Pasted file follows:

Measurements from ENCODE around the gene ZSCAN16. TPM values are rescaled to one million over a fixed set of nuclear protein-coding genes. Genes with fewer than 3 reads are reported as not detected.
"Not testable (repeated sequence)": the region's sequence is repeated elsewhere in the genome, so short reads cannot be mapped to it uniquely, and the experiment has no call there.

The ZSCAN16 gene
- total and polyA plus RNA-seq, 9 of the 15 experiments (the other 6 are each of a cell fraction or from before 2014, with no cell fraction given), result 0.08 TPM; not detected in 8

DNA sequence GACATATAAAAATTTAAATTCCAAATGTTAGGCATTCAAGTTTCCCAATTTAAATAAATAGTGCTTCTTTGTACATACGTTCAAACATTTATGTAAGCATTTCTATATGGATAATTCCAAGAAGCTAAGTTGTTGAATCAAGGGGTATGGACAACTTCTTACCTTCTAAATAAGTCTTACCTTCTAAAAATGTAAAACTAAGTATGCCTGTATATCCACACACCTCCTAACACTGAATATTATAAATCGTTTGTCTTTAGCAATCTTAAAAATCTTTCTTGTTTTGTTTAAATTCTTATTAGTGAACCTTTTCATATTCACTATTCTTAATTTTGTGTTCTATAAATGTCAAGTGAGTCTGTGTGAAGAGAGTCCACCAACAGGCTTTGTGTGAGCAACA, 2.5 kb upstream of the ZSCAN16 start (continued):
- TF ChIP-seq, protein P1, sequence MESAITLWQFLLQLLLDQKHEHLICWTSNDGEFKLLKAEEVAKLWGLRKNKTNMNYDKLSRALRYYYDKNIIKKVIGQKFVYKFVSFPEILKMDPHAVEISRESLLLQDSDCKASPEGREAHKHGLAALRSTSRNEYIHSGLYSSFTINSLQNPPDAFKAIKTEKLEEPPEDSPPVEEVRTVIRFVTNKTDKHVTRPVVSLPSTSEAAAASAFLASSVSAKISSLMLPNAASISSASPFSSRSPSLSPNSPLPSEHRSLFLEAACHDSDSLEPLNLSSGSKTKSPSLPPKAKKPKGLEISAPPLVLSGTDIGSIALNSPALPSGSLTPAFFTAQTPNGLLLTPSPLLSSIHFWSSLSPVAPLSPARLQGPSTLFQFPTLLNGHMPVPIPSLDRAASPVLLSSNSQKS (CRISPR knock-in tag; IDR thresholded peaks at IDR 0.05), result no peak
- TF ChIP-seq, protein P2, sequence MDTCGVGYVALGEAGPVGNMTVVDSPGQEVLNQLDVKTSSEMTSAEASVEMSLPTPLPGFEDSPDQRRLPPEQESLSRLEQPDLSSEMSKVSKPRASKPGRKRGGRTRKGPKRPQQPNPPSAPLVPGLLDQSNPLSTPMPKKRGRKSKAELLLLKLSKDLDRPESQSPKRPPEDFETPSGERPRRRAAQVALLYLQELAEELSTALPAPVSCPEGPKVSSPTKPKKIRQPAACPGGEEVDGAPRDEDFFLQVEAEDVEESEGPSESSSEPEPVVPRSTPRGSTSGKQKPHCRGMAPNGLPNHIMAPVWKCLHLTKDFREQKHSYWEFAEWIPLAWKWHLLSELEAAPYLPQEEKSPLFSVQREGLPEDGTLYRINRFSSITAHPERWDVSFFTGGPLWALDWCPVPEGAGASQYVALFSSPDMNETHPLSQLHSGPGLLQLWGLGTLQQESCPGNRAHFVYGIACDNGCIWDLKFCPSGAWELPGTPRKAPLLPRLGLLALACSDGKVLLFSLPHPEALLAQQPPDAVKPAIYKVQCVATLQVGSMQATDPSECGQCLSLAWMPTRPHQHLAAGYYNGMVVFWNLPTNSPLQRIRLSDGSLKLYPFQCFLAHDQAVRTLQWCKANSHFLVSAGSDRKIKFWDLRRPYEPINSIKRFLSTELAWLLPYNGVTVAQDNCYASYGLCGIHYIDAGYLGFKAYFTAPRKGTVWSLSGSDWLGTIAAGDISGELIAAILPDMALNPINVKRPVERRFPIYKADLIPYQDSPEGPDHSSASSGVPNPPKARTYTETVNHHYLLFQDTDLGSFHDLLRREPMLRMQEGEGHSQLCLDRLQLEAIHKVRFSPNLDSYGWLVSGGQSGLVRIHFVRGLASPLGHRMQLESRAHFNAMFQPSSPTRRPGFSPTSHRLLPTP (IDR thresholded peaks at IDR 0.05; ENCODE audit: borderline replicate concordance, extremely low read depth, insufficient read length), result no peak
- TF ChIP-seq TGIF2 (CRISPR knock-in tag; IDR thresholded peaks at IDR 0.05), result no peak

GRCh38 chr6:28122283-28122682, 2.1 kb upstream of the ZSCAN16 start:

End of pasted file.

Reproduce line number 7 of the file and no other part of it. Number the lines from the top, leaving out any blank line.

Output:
- TF ChIP-seq, protein P2, sequence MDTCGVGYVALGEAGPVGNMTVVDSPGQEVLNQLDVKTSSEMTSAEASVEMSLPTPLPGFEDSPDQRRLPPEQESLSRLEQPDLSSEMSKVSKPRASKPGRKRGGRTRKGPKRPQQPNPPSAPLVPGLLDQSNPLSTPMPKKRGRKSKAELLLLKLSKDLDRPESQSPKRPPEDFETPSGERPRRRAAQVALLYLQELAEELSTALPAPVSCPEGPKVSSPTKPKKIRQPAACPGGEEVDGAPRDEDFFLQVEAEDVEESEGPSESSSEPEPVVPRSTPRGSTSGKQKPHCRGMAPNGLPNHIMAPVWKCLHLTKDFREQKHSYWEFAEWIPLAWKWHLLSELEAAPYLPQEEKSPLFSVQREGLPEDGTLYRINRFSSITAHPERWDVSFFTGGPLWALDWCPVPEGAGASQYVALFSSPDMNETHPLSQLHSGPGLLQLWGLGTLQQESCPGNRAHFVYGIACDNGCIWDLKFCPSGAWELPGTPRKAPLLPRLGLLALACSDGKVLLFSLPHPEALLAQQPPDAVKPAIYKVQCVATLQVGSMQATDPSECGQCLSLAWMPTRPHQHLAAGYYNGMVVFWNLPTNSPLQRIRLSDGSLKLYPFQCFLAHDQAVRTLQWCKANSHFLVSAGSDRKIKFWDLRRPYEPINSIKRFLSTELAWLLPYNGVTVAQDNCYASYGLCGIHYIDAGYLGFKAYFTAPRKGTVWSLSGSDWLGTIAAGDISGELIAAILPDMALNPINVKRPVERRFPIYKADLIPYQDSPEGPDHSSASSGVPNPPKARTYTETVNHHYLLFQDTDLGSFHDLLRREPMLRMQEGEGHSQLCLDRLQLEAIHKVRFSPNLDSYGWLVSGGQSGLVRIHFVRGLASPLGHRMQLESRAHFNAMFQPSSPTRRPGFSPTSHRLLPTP (IDR thresholded peaks at IDR 0.05; ENCODE audit: borderline replicate concordance, extremely low read depth, insufficient read length), result no peak